Zarbock: Ooh.

Hall: One time in Vietnam, I was in the "O" Club, waiting for dinner. And the guy came to the door. And so, one of the officers answered the door and said, "Chaplain, a guy wants to see you." So I went outside. He said, "Chaplain," he said, "we got a guy on the hooch; he won't let anybody come near him. He said he'd kill anybody that'd come near him." I said, "You want me?" He said, "Yes." I said, "Okay." So I went to the hooch, to a door, you can see inside. And he was laying on the cot with a gun on his chest. And he said, "Chaplain, you know how I feel?" I said, "No." He said, "Chaplain, it wouldn't bother me to blow your brains out." I said, "It'd bother me." But they sent him back to the States.

Zarbock: How long were you in Vietnam?

Hall: About nine months.

Zarbock: Hot?

Hall: '69, yeah. Yeah, '69.

Zarbock: You were serving with the Marines?

Hall: No. I was serving actually on Third Wing Division compound of the Seabees.

Zarbock: Were you living under canvas? Were you living in a tent?

Hall: No. Wooden hooches, which were mainly screened, but there were, like, awnings you put down to keep sand out.

Zarbock: What did you have for a chapel?

Hall: We had a good chapel. We had probably the best building on the campus, on the camp, I mean. We had a fine chapel. Matter of fact, in Vietnam, there was only standing room at services. I asked my predecessor, I said, "Why is everybody here?" He said, "Because they hate the C.O., and the C.O. comes to every service. And so they get there early and make him stand."

Zarbock: Again, off camera, one of the things that I said: I was going to ask you was to tell me something that was funny, tell me something that was sad, and then tell me something that is absolutely a mix-up in the military, something that went wrong. I mean, not purposely, but it's a huge organization, the military, and things go wrong.

Hall: Well, one time, I was commissioned in Norfolk, in Norfolk Naval Station. And one of the [inaudible] there were Eastern officers in Washington was there and talking. And he asked for questions. I raised my hand. He said, "Yes." I said, "Who's on the change desk?"

Zarbock: Who's what?

Hall: On the change desk. He said, "What do you mean?" I said, "Well, you put out a paper every month that says 'This guy's going to here, this guy's going here.' And about every other line, there's somebody changed from this rotation to this rotation. Must be somebody working fulltime on change-offs." He said, "Okay."

Zarbock: When you look back on your military career-- What I'm trying to do is to ask you, diplomatically, what was your favorite assignment? When you look back on it and say, "Boy, I really enjoyed..."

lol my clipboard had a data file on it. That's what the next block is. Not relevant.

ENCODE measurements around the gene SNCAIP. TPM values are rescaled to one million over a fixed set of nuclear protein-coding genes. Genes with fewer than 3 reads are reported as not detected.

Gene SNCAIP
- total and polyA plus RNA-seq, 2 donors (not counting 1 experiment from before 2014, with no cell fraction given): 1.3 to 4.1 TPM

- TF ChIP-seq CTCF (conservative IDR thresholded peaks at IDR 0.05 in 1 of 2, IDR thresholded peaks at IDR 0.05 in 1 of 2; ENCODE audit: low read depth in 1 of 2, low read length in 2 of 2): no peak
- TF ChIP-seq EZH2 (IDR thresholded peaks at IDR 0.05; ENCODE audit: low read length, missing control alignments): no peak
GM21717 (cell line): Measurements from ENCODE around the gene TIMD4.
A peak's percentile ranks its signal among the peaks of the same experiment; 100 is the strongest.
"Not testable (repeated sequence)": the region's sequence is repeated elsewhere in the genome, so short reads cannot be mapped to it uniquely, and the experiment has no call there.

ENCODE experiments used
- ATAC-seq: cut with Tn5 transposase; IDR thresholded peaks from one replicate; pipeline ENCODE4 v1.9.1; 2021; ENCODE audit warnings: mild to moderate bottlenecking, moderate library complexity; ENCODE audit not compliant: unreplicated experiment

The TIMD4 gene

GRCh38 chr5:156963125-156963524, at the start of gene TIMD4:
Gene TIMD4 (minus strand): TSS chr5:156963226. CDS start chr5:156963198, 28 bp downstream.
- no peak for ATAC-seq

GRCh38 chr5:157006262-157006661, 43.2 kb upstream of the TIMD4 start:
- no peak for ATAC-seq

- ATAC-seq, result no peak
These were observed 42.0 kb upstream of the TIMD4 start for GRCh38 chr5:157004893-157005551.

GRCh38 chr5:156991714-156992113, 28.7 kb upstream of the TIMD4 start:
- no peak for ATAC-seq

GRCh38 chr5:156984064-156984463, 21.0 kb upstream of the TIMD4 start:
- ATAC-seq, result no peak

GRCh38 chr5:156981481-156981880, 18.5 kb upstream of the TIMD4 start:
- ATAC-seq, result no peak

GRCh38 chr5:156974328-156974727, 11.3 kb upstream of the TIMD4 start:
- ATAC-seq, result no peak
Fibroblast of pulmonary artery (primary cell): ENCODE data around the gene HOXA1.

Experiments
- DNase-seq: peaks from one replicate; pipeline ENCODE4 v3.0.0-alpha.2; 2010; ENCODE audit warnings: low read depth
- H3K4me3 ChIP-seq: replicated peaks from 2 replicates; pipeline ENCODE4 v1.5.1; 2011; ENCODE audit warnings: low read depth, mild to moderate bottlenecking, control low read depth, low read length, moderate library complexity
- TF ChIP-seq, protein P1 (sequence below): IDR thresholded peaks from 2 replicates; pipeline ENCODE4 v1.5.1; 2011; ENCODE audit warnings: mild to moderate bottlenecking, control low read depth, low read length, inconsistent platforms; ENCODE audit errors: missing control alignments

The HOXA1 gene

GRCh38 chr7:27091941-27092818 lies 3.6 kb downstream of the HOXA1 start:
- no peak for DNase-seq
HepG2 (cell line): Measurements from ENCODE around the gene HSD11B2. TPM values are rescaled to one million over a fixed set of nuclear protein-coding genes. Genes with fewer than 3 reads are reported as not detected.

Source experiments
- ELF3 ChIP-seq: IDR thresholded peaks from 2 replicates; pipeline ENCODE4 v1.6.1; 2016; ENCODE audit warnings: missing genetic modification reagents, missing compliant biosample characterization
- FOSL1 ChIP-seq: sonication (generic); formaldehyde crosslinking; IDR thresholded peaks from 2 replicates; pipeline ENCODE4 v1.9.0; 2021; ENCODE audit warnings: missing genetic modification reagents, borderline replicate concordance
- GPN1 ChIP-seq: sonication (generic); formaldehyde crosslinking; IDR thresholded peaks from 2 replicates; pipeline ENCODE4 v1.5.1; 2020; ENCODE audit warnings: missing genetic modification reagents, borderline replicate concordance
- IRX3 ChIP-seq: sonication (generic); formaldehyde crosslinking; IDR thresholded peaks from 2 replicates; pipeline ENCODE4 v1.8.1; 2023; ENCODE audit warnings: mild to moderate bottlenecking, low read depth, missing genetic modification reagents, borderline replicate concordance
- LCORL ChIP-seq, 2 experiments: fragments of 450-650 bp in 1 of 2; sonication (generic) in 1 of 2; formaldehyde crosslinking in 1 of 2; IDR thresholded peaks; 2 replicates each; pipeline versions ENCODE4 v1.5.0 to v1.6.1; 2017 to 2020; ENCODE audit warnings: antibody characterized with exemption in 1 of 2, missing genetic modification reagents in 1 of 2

Hall: Probably Memphis. But I liked all my assignments.

Zarbock: Yes. Memphis would be Naval Air Station in Memphis.

Hall: Yeah.

Zarbock: What were your duties, there?

Hall: Well, I was second in charge in chaplains. I was counseling and preaching, and you know, what a chaplain does.

Zarbock: On bases like that, were there difficulties about alcohol? Were there difficulties about drugs?

Hall: No, not so much as on a ship in war; more alcohol.

Zarbock: On a ship?

Hall: I mean, the guy-- well, my ship was tied up to the pier most time.

Zarbock: Sure.

Hall: One time, one guy-- one guy came and knocked on the door and came in. He said, "Chaplain, I'm going to need to talk to you about my marriage." I said, "Okay, but first I'm going to ask you something." He said, "What's that?" I said, "Do you have a drinking problem?" Because he had all the facial look of a drunkard; you know, he had bloodshot eyes. But he was saying he was sober, then. He said, "Yep, what's that to do with it?" I said, "Maybe nothing. But maybe it does have something to do with it. Therefore, I want you go to the hospital and be checked out for alcoholism. And if they said 'No,' come back and I'll talk to you about your marriage. But I guarantee, you won't fix it unless you fix the problem if you have one." So he went to the hospital. Well, he said to me, "I think you're crazy, but I'd be crazy not to follow your advice. I came here for your help." So he went to the hospital. The hospital grabbed him up and put him in the rehab for six weeks, right away. And after six weeks, his submarine went on about a three-month cruise. About six months later, a knock on the door. Opened the door, it's the same guy standing there. He said, "Chaplain, remember me?" And he looked like me or you. I said, "Yes, I mean..." He said, "Well, you're right." He said, "I had a alcohol problem." He said, "But you're right about something else too." I said, "What's that?" He said, "You said that even if I had a problem and fixed it, it might not fix the marriage. We're getting divorced." I said, "Oh, I'm sorry." He said, "No, I'm not." He said, "I'd rather be sober and single, than married and drunk. My wife put me to bed every night, did everything for me, so she helped me."